At Trump’s behest, Latin American countries invoke rarely used treaty against Venezuela

Venezuelan opposition leader Juan Guaido in March
Juan Guaido, whom the U.S. recognizes as the country’s legitimate leader, attends a rally in Caracas in March.
(Ronaldo Schemidt / AFP/Getty Images)

At U.S. urging, leaders from numerous Latin American countries on Monday voted overwhelmingly to crack down on members of Venezuela’s socialist government who have committed acts of corruption, human rights abuse and drug trafficking.

Members of the so-called Rio Treaty — a rarely invoked mutual defense pact among the U.S., Canada and several Latin American and Caribbean nations — voted 16 to 1 to approve the measures. Uruguay opposed, Trinidad and Tobago abstained, and Cuba was absent.

Colombian Foreign Minister Carlos Holmes Trujillo said the countries agreed to “all available measures” to pursue, prosecute and extradite suspects from the government of President Nicolas Maduro and to freeze the targeted individuals’ assets in any of the treaty countries.


Holmes Trujillo said the governments, meeting on the margins of the United Nations General Assembly, did not consider military actions at this point. They also agreed to set up teams of financial crime investigators.

“Many democracies are now acting together to create the conditions for ... democracy and liberty to return to the Venezuelan people,” Holmes Trujillo said.

It remains to be seen how the measures will be enacted and enforced. In theory, however, it would mark a much stronger action plan against a country already reeling under crushing poverty, deprivation and political chaos.

The 1947 Rio Treaty has not been activated since the Sept. 11, 2001, terrorist attacks in the U.S. The accord establishes that a threat to one member is a threat to all.

The annual U.N. summit, the world’s largest diplomatic stage, provides a charged platform and unparalleled audience for Maduro opponents trying to unseat him — a campaign backed by the Trump administration that has largely floundered.

In addition to the Rio Treaty meeting, the so-called Lima Group, a smaller coalition of Latin American countries focused on Venezuela, was meeting, and opposition groups were being hosted by think tanks and holding bilateral talks with Trump administration officials — including the president on Wednesday.


Secretary of State Michael R. Pompeo announced last week that the Rio Treaty would be invoked on behalf of Juan Guaido, the Venezuelan opposition leader whom the U.S. and numerous other countries recognized as the legitimate leader of the once-oil-rich South American nation. Pompeo cited “bellicose actions” by Venezuela in purportedly deploying military units along its border with Colombia.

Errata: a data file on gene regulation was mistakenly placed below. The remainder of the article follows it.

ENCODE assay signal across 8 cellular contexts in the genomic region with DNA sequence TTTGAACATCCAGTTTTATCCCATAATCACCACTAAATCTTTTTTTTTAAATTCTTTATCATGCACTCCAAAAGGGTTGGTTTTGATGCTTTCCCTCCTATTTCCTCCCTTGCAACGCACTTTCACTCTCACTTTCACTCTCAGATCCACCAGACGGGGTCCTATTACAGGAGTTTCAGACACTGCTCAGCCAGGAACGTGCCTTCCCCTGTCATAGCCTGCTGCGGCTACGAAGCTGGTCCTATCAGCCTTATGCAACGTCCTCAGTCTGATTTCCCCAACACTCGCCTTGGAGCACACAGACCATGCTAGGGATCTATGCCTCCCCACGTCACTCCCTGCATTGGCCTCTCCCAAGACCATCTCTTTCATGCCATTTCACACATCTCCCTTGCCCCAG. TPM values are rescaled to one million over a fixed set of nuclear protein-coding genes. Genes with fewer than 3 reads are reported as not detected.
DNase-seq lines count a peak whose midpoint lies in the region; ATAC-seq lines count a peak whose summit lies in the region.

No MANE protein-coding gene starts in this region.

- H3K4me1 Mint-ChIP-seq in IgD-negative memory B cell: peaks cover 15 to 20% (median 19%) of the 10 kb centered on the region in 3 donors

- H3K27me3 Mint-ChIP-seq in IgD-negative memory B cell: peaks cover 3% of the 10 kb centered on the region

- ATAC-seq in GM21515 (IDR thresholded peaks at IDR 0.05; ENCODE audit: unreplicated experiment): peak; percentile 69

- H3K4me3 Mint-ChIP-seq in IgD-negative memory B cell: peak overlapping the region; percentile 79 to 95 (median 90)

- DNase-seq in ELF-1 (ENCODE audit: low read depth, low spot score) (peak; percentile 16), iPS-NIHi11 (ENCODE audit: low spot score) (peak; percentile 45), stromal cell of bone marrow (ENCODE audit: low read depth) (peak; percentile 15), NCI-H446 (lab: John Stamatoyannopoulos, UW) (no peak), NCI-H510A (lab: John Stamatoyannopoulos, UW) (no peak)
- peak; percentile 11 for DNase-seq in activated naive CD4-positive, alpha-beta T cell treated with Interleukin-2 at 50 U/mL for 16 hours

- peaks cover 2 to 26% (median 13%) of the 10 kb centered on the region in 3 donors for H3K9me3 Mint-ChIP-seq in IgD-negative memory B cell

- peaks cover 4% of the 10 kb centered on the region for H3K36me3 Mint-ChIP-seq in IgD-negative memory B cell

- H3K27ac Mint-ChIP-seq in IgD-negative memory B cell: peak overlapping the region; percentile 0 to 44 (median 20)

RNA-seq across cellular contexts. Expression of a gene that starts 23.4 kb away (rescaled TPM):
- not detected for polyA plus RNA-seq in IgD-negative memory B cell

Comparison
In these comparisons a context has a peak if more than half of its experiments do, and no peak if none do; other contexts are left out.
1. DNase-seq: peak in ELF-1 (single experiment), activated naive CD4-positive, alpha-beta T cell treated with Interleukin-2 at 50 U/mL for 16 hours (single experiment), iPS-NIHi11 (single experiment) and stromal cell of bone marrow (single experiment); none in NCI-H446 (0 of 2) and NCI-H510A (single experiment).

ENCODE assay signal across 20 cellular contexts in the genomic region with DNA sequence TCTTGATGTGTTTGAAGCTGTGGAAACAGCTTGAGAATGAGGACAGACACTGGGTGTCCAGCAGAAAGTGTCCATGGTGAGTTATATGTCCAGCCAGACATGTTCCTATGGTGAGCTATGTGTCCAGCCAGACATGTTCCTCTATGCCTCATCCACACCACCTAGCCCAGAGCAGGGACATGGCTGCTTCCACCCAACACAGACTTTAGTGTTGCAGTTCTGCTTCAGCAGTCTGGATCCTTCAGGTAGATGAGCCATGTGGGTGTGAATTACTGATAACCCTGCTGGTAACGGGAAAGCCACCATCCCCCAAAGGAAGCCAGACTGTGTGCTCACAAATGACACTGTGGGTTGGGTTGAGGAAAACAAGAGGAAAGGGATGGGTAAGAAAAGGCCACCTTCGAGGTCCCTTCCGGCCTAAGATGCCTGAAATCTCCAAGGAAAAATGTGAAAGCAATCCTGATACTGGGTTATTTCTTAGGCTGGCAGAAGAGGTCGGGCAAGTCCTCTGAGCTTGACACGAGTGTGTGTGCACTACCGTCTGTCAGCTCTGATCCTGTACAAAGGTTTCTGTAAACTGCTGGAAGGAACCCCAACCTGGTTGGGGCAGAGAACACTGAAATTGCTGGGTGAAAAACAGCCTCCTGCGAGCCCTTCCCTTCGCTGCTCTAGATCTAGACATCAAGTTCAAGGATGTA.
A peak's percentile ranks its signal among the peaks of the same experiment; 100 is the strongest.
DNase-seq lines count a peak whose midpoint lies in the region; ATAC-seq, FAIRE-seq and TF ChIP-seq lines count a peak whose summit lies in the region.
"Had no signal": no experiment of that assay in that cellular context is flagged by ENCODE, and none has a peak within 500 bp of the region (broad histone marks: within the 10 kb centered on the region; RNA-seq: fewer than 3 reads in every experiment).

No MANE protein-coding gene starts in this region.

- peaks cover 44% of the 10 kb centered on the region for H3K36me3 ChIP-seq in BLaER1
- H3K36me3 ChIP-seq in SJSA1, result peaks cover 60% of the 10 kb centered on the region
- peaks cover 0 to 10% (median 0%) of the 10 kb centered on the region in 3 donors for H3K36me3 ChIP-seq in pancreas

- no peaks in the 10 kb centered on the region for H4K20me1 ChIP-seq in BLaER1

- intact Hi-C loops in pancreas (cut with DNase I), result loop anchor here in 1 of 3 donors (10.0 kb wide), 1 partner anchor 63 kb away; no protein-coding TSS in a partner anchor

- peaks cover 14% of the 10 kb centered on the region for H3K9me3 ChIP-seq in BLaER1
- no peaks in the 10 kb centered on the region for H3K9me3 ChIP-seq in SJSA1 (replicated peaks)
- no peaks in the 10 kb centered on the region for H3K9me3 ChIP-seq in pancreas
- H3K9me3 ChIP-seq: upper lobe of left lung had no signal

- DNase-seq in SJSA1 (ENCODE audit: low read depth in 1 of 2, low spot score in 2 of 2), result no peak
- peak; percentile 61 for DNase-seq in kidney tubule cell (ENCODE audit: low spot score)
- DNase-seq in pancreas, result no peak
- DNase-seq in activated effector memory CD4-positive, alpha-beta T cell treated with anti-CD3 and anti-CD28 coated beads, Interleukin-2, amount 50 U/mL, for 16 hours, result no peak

Eighteen Western Hemisphere countries are signatories to the treaty. Venezuela dropped out of the pact, as did Mexico. The Venezuelan opposition, which sought to rejoin the treaty, was allowed to vote on Monday.

“The one who has closed any door for negotiation, for elections, for national unity is Maduro himself,” Julio Borges, who is Guiado’s representative for foreign affairs, said Monday in an interview. “We must use all the tools we have to push him.”

Borges spoke in the Venezuelan Consulate in New York, which anti-Maduro forces managed to take possession of only three months ago. They said the previous occupants, Maduro loyalists, ransacked the stately but faded building before leaving; there was little furniture and paint splotches on the bare walls.

Colombia is formally accusing Venezuela of harboring “terrorists,” mostly dissident guerrillas who oppose the Bogota government and refused to join an ongoing peace process that in 2016 ended the hemisphere’s longest civil war.

Ahead of Monday’s meeting, Colombian President Ivan Duque again condemned Maduro, accusing him of crimes against humanity.

“It is not only a dictatorship, it is a narco-dictatorship,” Duque told a group of Colombians in suburban New York on Sunday. “A dictatorship that has destroyed freedom of press, the institutions, has torn apart the people.”

Duque, from a right-wing party that did not participate in drafting the Colombian peace accords, has won enthusiastic backing from President Trump.

Dozens of sanctions have been imposed by the Trump and Obama administrations, but Maduro’s opponents hope more of Latin America will join the pressure campaign, along with Europe.

Maduro is not expected to attend the U.N. General Assembly, but representatives of Guaido are in New York. The U.N. still recognizes Maduro.

The U.S., Colombia and several other regional leaders argue that the crisis in Venezuela is destabilizing the entire continent. More than 4 million Venezuelans have fled hunger and disease in their homeland and moved into neighboring countries.

Colombia’s ambassador to the United States, Francisco Santos, said his country should serve as a model in immigration because it had welcomed the refugees and provided temporary shelter and other relief. But he said Colombians would eventually lose patience as the country’s infrastructure and public budget become overwhelmed.

The United States, which has refused to grant special status for Venezuelan refugees, has long opposed Maduro and launched a concerted campaign in January backing Guaido and tightening sanctions on Venezuelan banks and oil. Administration officials at the time suggested Maduro would fall quickly.

But the former bus driver and autocratic leader remains in place, and the latest attempt at negotiations collapsed.

Borges, along with other members of the opposition, insist the sanctions are doing severe damage to Maduro’s government by creating fissures in the military and other security forces. Borges said Maduro stayed in power thanks only to Cuba and Russia.

“Cuba is the real political mastermind” behind Maduro, Borges said, having shared tactics for harsh repression of dissidents and social activists.